News / Utah / 

Veteran honored for sacrifices made 93 years ago


14 photos

This archived news story is available only for your personal, non-commercial use. Information in the story may be outdated or superseded by additional information. Reading or replaying the story in its archived form does not constitute a republication of the story.

SALT LAKE CITY — A Utah man was honored by Sen. Orrin Hatch for his commitment to his country at a Memorial Day service Monday, nearly 100 years after he was wounded in World War I.

Sgt. Fernleigh Gardiner was posthumously awarded the Purple Heart for the lung damage he received as a result of mustard gas and the shrapnel wounds he received from German machine guns in battle in 1918.

Related

"He was a farmer who answered the nation's call," Hatch said to the men and women gathered at the Fort Douglas Cemetery. "Despite his gallant service and the injuries he suffered, Sgt. Gardiner was never awarded the Purple Heart."

Gardiner served as a sharp shooter in the 366 infantry. He served in four major battles of World War I before returning to Germany as part of the Army of Occupation.

Gardiner was from Washington County and came back to the area after he completed his service in 1919. His daughter, Lois Batty, sought the recognition for her father, who died in 1965.

"It is wonderful, I'm so pleased," she said. "He would think this was a very high honor."

Hatch said Gardiner "embodied the virtues that have made and continue to make America great."

In his experience in the Senate, Hatch said he has been privy to review classified documents that have made him aware of heroic acts military personnel perform that are largely unknown to the public.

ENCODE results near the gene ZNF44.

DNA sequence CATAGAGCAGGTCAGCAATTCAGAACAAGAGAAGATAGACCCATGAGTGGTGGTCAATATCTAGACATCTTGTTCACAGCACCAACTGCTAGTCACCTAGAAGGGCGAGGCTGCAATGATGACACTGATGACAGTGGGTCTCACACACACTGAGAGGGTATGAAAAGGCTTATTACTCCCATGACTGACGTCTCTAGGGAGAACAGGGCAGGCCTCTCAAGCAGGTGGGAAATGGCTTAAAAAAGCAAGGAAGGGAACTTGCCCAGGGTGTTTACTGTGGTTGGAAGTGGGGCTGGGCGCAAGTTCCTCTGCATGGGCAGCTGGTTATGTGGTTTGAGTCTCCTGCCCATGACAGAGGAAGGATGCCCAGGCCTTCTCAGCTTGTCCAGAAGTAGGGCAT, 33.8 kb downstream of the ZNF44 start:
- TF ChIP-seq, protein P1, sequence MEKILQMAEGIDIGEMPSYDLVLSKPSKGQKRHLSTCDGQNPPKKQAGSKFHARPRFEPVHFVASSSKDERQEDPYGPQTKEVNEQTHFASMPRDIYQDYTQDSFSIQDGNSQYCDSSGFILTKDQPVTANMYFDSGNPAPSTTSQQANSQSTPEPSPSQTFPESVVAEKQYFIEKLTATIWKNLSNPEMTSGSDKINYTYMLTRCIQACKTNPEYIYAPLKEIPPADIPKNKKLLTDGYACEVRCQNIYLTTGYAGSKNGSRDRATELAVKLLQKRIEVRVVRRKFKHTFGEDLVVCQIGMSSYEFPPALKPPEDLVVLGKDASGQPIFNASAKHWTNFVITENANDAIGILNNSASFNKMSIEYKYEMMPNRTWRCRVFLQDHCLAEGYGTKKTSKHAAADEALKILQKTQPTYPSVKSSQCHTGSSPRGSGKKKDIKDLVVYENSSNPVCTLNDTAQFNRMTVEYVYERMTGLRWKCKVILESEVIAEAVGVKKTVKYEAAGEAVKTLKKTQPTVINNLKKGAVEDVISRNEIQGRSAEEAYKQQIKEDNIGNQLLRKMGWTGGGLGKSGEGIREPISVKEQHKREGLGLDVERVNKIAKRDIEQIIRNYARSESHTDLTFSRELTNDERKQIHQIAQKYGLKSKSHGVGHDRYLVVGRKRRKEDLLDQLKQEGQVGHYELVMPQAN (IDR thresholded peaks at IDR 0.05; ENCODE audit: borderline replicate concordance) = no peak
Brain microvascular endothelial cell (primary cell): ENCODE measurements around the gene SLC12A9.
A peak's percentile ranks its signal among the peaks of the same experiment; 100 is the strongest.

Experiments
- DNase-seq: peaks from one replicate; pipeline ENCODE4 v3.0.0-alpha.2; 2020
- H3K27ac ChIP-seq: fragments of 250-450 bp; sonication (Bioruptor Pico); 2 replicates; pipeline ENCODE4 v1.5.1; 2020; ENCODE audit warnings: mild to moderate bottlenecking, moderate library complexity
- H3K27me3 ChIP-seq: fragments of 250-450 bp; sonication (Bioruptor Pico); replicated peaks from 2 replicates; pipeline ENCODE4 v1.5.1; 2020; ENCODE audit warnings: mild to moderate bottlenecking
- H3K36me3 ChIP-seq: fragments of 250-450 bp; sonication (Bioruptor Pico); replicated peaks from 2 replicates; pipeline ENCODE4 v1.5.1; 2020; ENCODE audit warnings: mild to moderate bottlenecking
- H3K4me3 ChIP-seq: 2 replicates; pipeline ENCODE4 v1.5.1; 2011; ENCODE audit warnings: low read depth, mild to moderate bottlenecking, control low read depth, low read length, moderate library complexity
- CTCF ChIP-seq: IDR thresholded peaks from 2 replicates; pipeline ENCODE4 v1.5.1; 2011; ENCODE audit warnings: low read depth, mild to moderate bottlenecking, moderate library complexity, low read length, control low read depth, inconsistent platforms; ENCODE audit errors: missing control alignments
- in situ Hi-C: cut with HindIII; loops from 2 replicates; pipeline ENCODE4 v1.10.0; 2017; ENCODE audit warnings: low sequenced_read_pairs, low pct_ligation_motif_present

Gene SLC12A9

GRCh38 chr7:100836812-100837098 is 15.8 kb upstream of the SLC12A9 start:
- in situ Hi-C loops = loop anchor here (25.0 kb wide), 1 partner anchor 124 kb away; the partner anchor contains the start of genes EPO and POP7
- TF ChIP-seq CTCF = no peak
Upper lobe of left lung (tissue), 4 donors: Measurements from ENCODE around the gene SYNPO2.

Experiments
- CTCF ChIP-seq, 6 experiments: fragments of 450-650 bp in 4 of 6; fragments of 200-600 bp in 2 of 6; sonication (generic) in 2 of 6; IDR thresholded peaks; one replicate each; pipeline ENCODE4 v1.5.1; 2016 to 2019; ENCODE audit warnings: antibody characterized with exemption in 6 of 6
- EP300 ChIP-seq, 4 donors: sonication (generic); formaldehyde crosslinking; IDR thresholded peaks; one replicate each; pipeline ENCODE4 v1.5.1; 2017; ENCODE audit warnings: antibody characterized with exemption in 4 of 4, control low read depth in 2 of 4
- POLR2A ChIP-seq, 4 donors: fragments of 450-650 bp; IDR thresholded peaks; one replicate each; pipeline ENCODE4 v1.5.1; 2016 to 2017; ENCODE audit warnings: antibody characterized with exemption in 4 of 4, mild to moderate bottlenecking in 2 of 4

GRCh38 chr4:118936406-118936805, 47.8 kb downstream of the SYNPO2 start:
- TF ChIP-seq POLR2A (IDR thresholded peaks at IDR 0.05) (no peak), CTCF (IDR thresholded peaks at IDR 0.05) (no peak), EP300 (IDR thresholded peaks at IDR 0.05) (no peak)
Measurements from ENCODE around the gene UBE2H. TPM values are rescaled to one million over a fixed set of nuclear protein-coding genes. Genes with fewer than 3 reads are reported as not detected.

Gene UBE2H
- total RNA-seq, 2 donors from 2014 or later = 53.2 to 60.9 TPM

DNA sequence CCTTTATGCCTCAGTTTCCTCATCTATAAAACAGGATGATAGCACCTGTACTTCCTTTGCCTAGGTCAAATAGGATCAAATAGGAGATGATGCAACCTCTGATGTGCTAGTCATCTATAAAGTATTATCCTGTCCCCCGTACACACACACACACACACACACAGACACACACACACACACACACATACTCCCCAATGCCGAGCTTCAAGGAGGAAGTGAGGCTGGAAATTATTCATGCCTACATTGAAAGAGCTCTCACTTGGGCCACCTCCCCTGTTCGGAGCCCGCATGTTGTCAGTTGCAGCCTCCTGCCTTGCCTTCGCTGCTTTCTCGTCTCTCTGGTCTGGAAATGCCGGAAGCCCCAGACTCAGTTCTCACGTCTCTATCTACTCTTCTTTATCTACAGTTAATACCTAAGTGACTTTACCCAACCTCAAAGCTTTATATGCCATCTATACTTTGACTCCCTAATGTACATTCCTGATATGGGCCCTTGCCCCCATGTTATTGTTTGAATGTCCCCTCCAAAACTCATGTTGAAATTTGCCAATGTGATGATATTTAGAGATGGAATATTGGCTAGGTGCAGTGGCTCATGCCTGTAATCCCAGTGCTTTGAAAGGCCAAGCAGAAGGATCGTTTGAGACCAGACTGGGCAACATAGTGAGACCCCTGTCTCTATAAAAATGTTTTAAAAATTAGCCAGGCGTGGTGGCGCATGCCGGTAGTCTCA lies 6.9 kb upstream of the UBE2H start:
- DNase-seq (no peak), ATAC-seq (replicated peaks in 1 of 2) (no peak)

"I can tell you we have heroes right here in our midst," he said.

Lois Batty accepted a Purple Heart for her father, Sgt. Fernleigh Gardiner, who sustained lung damage as a result of mustard gas and shrapnel wounds from German machine guns in 1918.
Lois Batty accepted a Purple Heart for her father, Sgt. Fernleigh Gardiner, who sustained lung damage as a result of mustard gas and shrapnel wounds from German machine guns in 1918.

Two military personnel in addition to Gardiner were briefly honored as part of the Memorial Day service. During a memorial roll call, a sergeant called the names of Marine Lance Cpl. Dion Stephenson, who died in Desert Storm in 1991, and Pfc. Aaron Nemelka who was one of the 13 victims of the 2009 mass shooting at Fort Hood.

Their names were each called three times as the sergeant symbolically waited for a reply.

"The idea is you're calling them but they can't answer," said Lt. Col. David Schroeder of the 807th medical command. "The pause is to have us all remember that they gave their lives."

A 21-gun salute rang out following a bagpipe performance of "Amazing Grace."

Hatch told the men and women gathered that fallen soldiers are also real people who have real families, and those families show great courage on the home front, especially when their loved ones are taken.

"Their memory is a sobering reminder that our freedom is not free," Hatch said. "It is our responsibility to emulate their virtue."

------

Story written by Molly Farmer with contributions from Sandra Yi.

Photos

Related Stories

Molly Farmer

    SIGN UP FOR THE KSL.COM NEWSLETTER

    Catch up on the top news and features from KSL.com, sent weekly.
    By subscribing, you acknowledge and agree to KSL.com's Terms of Use and Privacy Policy.

    KSL Weather Forecast